Stainless steel construction. Gives readings in inches and millimeters. Takes inside, outside, step, and depth measurements. Smooth sliding action with no sticking. Provides accurate measurements every time.
Some complain the caliper will not work correctly after it has been dropped.
Six-inch limit. Plastic storage case included. Made of stainless steel. Easy to read. Display is in fractions, so you don't have to do any math. Smooth sliding operation. Continues to give accurate readings for years if cared for properly.
This caliper probably won't last you very long if you're not taking good care of it.
Made of durable stainless steel. One-year warranty. Comes with a fitted case for storage. Measures lengths up to six inches. Resistant to shocks, like being dropped on the floor. Easy to get an accurate reading.
This caliper doesn't adjust as smoothly as some users would like.
Six-inch limit. Measures inside, outside, depth, and step. Sturdy stainless steel construction. Fractional readout instead of decimals. Excellent quality for the price. Comes with foam-lined carrying case.
This caliper isn't for you if you need something that can give you a precise measurement in thousandths of an inch.
Made of hardened stainless steel. No trouble getting the caliper to return to zero. Easy to use and stays in place. Solid construction that can withstand heavy use. Smooth sliding motion.
This is an expensive caliper, and it may not be worth the investment unless you plan on using it a lot.
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Carpenters have a saying, “Measure twice; cut once.” This is true whether you’re cutting a piece of granite for a kitchen countertop or checking the brake pads on a customer’s car. Precision measurements are a requirement in today’s world, which means you need tools that will give you accurate readings each and every time you use them. The finer the tolerances, the more accurate they need to be. Welcome to the world of dial calipers.
Calipers aren’t new. They have been around since the Han Dynasty in China, but it was Frenchman Pierre Vernier who invented the “graduated” caliper in 1631. In 1851, American businessman Joseph R. Brown began to mass produce them. Today, dial calipers are standardized and widely available.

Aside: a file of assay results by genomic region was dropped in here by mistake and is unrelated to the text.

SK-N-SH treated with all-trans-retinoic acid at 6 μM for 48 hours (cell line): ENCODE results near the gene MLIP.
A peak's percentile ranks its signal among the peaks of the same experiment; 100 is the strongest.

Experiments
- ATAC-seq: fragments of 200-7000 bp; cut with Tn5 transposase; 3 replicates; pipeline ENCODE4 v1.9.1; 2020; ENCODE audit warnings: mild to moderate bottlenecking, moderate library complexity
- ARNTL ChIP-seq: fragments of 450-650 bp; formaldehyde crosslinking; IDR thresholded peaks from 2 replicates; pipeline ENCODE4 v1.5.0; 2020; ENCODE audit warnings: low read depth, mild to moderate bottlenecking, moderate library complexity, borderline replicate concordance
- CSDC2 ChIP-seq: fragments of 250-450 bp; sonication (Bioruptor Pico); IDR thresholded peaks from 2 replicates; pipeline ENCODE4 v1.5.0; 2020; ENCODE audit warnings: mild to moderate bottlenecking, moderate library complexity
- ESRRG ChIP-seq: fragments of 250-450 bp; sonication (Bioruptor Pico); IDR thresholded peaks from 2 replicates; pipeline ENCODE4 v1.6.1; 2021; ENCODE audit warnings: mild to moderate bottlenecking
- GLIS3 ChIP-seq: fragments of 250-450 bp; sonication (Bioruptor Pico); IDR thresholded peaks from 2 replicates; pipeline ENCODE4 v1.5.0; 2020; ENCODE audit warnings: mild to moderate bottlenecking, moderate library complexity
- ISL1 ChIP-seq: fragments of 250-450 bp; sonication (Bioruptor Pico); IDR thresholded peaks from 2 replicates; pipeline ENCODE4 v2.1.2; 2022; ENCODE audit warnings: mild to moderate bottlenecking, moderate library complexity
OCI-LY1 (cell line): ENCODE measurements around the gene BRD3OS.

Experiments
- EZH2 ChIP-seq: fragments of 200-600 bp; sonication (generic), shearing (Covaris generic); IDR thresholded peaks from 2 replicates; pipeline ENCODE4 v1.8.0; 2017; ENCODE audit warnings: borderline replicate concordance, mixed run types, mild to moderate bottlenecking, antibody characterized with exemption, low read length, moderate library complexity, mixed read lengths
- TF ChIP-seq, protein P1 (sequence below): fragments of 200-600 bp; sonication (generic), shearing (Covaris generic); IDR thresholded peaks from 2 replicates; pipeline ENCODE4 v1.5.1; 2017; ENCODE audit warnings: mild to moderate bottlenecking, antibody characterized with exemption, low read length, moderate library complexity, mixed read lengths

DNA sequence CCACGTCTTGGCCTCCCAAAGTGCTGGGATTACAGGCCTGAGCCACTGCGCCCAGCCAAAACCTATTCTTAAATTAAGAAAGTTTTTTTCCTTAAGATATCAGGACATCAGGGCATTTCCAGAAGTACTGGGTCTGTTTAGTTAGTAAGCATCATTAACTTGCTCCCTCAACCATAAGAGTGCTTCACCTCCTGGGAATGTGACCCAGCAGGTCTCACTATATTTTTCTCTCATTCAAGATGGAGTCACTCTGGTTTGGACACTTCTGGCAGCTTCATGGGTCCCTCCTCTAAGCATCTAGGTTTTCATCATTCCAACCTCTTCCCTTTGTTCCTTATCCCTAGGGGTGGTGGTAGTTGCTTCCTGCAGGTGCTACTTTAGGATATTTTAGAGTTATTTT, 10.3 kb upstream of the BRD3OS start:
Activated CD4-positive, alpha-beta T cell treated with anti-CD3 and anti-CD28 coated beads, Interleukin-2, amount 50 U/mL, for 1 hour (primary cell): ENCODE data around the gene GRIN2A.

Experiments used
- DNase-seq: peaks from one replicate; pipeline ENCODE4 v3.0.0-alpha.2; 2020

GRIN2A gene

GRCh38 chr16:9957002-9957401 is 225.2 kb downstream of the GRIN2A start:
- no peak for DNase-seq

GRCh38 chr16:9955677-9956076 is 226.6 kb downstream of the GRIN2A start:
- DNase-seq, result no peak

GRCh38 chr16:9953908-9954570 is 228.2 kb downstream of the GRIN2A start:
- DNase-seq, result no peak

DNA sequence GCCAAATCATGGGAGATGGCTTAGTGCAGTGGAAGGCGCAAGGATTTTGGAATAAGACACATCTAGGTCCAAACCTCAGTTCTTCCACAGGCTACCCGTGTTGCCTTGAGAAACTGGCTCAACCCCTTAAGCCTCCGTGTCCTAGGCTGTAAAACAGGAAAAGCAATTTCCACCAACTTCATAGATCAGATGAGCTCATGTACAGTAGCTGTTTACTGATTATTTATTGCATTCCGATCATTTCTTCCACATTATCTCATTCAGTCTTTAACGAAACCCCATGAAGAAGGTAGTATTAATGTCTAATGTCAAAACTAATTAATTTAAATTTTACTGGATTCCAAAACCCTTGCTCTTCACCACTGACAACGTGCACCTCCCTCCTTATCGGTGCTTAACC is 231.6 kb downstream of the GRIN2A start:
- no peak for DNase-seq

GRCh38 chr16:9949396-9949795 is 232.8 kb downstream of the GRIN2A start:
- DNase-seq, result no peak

Many dial calipers appear virtually identical, so it can often be difficult to figure out which ones are best and which are a waste of time.
The first thing you need to consider is the size of the items you’ll be measuring. Most people find that a 6-inch measuring limit on the beam (the long arm of the caliper) is sufficient for their needs. However, if you need to measure something larger than 6 inches, extended dial calipers are available, but they are much more expensive.
Tools get dirty. It’s a fact of life. But “dirty” is a relative term. What an auto mechanic would consider acceptable, an office technician might deem filthy. The dirtier the environment you work in, the more scrupulous you’ll have to be about keeping your caliper clean in order to prevent it from seizing up. Calipers require absolute cleanliness in order to function properly, so if you work in an area where there’s a lot of grime, stock up on cleaning supplies (see below).
Stainless steel is the usual material used to make dial calipers. However, some manufacturers go the extra step of applying a titanium nitride (TiN) coating to the sliding surface to increase the resistance to wear. It adds a bit to the price, but it extends the life of the tool, too
If you drop your dial caliper or hit it against something, it can be knocked out of alignment and require recalibration. If it can’t be recalibrated, you’ve lost an expensive tool. Make sure your dial caliper comes with a case that has a custom-molded foam interior to hold the tool firmly in place. If it can bounce around in the case, the caliper could get damaged.